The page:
• Nome científico: Amphiprion ocellaris

At the São Paulo Aquarium there are 5 species of clown fish. - Clownfish - Pink Skunk clownfish - Tomato clownfish - Clarkii clownfish - Maroon clownfish
• Classe: Fish
• Hábitos alimentares: Omnivorous
• Status de conservação: Not evaluated

Informações gerais:

There are many species of clown fish in the world, the best known of which is <em> Amphiprion ocellaris </em>, which is the species of Nemo. Among these species, fish can have varied colors and streak patterns. Clown fish live in groups in the middle of anemones. Anemones are invertebrates that release highly toxic substances for fish and crustaceans. However, there are at least 10 species of anemones whose toxins do not affect clown fish, as they have a layer of mucus that protects them. These fish have an exchange relationship with anemones. They live among them, where they are protected from predators, while anemones feed on the remains of food left by clown fish.


10 years.


In a natural environment they feed on zooplankton, small crustaceans (copepods) and algae. At the São Paulo Aquarium, in turn, they consume food for omnivores and brine shrimp.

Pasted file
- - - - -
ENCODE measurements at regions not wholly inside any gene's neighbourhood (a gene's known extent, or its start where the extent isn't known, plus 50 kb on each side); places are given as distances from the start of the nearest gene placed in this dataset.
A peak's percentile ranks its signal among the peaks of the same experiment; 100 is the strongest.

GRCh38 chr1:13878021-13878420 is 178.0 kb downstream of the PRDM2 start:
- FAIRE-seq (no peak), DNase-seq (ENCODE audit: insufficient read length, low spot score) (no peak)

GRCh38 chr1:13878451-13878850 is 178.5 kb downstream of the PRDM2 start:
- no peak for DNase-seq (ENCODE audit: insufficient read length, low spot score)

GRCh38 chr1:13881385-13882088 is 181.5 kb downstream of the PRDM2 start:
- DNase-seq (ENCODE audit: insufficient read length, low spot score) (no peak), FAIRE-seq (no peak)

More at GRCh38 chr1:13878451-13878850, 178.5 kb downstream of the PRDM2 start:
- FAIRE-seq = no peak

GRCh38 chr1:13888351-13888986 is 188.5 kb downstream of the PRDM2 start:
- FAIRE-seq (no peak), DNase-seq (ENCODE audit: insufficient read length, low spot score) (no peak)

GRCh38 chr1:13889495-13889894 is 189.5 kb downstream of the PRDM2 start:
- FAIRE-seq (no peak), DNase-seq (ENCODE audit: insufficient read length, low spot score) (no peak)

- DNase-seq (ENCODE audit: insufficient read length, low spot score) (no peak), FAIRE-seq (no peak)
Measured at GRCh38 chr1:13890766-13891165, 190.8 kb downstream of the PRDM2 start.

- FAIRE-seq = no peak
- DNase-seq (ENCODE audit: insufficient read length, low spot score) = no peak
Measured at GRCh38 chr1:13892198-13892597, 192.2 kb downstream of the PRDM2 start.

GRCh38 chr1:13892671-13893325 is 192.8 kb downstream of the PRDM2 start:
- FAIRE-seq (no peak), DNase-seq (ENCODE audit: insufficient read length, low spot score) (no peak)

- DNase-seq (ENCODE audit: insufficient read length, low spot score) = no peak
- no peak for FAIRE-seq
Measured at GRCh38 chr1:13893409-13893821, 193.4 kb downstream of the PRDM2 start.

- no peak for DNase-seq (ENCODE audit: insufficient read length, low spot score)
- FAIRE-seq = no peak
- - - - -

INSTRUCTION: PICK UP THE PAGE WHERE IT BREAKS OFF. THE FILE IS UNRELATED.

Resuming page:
Distribuição geográfica:

It can be found in the Indian and Western Pacific Oceans.


None of the 5 species of clown fish present in the São Paulo Aquarium have their conservation status defined and, therefore, cannot be considered threatened with extinction. Despite this, they are constantly threatened by over-exploitation and habitat destruction.


They inhabit coral reefs at depths of up to 15m.


They are oviparous animals. Clownfish couples spend their lives together, living in the same anemone. All clown fish are born male, but when a female in the group dies, they may eventually change sex. To ensure the preservation of the species, the glands in the fishs body start to work differently and the animal changes sex. When this happens, the female comes to dominate a group of males.

Localização no Aquário de São Paulo:

Marine World Sector.